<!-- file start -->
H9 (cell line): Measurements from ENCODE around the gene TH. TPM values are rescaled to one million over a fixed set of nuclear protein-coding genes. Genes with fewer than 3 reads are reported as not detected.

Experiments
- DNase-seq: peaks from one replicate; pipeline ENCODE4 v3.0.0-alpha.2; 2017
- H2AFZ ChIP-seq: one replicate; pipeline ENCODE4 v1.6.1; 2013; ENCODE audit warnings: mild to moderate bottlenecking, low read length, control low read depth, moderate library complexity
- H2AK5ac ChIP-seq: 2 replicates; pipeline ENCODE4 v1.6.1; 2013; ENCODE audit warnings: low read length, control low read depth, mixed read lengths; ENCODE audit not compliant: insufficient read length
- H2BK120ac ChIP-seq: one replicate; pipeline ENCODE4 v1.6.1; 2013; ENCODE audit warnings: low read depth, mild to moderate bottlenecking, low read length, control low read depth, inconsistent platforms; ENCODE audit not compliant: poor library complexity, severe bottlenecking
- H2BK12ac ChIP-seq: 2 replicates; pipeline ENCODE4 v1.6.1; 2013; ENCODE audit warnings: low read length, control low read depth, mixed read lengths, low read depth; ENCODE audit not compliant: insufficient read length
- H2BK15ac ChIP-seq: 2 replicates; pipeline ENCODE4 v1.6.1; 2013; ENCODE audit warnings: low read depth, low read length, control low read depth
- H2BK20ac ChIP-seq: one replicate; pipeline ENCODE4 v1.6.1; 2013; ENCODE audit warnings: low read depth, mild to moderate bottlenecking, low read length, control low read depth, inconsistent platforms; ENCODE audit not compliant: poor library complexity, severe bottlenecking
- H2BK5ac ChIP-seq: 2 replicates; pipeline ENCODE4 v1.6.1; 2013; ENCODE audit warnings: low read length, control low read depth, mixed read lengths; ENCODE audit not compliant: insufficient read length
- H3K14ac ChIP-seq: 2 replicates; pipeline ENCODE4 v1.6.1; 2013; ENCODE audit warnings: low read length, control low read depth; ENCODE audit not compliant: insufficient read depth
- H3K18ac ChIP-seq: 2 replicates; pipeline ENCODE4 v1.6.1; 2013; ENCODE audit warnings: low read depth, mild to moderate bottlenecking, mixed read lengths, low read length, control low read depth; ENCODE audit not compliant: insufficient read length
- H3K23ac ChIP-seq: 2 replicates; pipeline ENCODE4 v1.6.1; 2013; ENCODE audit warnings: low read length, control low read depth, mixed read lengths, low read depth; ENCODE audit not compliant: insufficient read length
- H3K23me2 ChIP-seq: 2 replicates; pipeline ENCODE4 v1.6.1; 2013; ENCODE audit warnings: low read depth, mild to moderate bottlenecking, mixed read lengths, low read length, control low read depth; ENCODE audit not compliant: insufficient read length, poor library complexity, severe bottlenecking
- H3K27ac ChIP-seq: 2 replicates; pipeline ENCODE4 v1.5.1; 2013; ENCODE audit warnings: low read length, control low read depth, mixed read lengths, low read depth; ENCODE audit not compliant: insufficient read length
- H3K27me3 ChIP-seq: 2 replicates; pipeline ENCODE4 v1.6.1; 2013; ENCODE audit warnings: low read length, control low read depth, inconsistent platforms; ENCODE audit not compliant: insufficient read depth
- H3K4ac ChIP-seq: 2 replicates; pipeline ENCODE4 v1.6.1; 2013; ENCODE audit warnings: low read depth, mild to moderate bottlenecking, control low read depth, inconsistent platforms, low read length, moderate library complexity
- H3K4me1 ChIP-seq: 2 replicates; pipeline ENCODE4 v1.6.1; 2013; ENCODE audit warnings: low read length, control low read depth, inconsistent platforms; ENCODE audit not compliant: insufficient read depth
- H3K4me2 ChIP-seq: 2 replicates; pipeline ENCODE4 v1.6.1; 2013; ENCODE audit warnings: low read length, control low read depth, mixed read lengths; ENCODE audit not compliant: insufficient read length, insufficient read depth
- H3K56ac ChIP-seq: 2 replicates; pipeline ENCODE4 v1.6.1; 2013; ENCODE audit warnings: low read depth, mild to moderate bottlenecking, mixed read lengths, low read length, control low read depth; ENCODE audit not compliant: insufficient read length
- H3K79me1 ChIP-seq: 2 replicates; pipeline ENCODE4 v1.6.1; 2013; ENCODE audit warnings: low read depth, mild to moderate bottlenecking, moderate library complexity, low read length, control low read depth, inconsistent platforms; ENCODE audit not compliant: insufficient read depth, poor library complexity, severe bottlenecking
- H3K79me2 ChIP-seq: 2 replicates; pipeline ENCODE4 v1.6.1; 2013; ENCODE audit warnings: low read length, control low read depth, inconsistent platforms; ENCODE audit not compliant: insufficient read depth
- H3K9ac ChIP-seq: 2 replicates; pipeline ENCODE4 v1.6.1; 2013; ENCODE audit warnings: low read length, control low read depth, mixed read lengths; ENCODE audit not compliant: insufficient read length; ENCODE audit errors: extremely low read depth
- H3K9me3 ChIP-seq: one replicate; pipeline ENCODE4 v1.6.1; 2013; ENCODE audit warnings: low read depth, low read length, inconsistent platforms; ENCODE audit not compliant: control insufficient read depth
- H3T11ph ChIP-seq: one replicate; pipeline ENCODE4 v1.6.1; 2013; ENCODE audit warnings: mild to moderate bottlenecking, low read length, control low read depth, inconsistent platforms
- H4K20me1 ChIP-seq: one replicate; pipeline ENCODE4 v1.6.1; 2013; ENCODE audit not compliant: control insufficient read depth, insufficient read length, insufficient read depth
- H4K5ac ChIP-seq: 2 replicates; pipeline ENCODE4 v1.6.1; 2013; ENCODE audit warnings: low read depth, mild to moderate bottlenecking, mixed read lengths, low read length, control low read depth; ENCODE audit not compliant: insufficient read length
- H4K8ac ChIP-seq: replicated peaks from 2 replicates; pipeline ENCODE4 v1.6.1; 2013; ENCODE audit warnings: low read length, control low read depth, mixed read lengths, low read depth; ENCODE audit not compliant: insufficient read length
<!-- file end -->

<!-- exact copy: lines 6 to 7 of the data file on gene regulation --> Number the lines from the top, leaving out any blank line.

- H2BK120ac ChIP-seq: one replicate; pipeline ENCODE4 v1.6.1; 2013; ENCODE audit warnings: low read depth, mild to moderate bottlenecking, low read length, control low read depth, inconsistent platforms; ENCODE audit not compliant: poor library complexity, severe bottlenecking
- H2BK12ac ChIP-seq: 2 replicates; pipeline ENCODE4 v1.6.1; 2013; ENCODE audit warnings: low read length, control low read depth, mixed read lengths, low read depth; ENCODE audit not compliant: insufficient read length